By C.Leslie Dominy
Biological Conservation, Volume 5, Issue 2, April 1973, Pages 105-113, ISSN 0006-3207, DOI: 10.1016/0006-3207(73)90087-6.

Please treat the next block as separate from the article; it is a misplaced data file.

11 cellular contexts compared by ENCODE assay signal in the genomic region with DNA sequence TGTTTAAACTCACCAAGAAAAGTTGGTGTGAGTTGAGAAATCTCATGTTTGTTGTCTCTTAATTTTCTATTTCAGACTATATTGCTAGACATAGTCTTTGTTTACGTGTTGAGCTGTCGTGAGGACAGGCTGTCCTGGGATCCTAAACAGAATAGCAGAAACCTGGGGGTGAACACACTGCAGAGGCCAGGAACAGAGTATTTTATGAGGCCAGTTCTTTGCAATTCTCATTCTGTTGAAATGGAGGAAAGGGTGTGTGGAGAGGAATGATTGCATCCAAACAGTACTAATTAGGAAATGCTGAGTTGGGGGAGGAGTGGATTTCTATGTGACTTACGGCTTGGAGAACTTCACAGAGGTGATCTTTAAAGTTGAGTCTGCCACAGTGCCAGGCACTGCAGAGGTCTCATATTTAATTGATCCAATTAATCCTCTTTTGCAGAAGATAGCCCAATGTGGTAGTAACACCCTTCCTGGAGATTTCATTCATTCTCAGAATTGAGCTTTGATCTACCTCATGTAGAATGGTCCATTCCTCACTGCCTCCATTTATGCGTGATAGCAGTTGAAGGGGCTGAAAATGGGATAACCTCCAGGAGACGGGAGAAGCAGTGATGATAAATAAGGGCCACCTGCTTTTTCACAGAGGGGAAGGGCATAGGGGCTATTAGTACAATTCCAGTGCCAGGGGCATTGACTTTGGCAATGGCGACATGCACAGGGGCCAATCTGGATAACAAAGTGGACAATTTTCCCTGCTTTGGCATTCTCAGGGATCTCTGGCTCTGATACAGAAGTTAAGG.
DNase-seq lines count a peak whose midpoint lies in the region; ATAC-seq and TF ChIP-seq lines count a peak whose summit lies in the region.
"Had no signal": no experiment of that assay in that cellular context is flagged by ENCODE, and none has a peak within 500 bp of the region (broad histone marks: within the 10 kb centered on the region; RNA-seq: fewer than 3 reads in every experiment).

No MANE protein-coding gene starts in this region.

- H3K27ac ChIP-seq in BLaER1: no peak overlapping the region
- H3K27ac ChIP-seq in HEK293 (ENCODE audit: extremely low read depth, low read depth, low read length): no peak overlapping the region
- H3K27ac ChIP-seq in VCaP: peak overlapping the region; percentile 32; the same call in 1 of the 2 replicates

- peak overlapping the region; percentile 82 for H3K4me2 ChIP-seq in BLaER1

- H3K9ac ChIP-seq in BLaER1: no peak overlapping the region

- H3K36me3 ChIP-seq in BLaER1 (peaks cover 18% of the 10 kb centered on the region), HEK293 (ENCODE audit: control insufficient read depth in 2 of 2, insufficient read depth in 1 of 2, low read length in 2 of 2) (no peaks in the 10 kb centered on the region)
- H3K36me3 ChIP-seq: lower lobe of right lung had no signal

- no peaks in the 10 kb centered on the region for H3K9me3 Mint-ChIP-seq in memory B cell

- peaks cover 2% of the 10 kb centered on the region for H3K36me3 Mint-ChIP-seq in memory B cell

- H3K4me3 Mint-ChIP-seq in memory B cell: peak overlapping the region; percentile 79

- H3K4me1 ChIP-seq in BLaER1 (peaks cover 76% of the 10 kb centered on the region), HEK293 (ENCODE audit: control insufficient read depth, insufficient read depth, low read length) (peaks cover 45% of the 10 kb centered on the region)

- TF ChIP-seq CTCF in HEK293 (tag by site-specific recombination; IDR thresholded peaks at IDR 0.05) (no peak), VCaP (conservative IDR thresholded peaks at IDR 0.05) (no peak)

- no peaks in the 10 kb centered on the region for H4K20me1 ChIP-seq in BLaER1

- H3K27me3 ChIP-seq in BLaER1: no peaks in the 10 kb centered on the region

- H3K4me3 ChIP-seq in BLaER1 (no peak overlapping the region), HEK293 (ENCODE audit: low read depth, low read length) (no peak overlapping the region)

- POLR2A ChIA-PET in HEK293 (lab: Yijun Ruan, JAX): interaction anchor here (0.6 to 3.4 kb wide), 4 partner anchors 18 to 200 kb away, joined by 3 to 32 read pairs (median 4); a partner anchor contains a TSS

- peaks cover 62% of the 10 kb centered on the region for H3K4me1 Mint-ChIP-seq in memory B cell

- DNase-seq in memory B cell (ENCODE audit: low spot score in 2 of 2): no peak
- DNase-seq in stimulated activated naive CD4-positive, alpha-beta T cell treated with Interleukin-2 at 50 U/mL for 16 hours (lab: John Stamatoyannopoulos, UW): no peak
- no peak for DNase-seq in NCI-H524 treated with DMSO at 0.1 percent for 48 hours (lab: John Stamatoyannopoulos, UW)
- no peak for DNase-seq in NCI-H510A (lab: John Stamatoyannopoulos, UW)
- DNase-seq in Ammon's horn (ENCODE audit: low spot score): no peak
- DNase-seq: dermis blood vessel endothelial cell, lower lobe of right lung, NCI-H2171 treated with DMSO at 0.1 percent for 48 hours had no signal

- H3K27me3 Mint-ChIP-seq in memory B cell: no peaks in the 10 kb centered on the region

Deterioration of water quality as a result of the disposal of untreated organic and toxic wastes into the Saint John River Basin began when the River was first settled in 1604, and the amount of waste entering the River has increased substantially over the past two decades. Hydroelectric power developments constructed on the main stem of the River during this recent period have added to the problem by reducing the biological assimilative capacity of the River. The significance of these cultural influences for Atlantic Salmon (Salmo salar) in the River has been to reduce the quality of its migration route to and from the sea, to eliminate some of its freshwater spawning and rearing areas, and to cause direct mortality of adult and juvenile Salmon. As a consequence, the total Salmon stock in the Saint John River has declined by approximately 40 per cent over the past two decades. The future prospects for conserving this valuable natural resource in the Saint John River are moderately bright in view of current activities in water pollution abatement, effective regulation of the Salmon fisheries, and large-scale artificial propagation.

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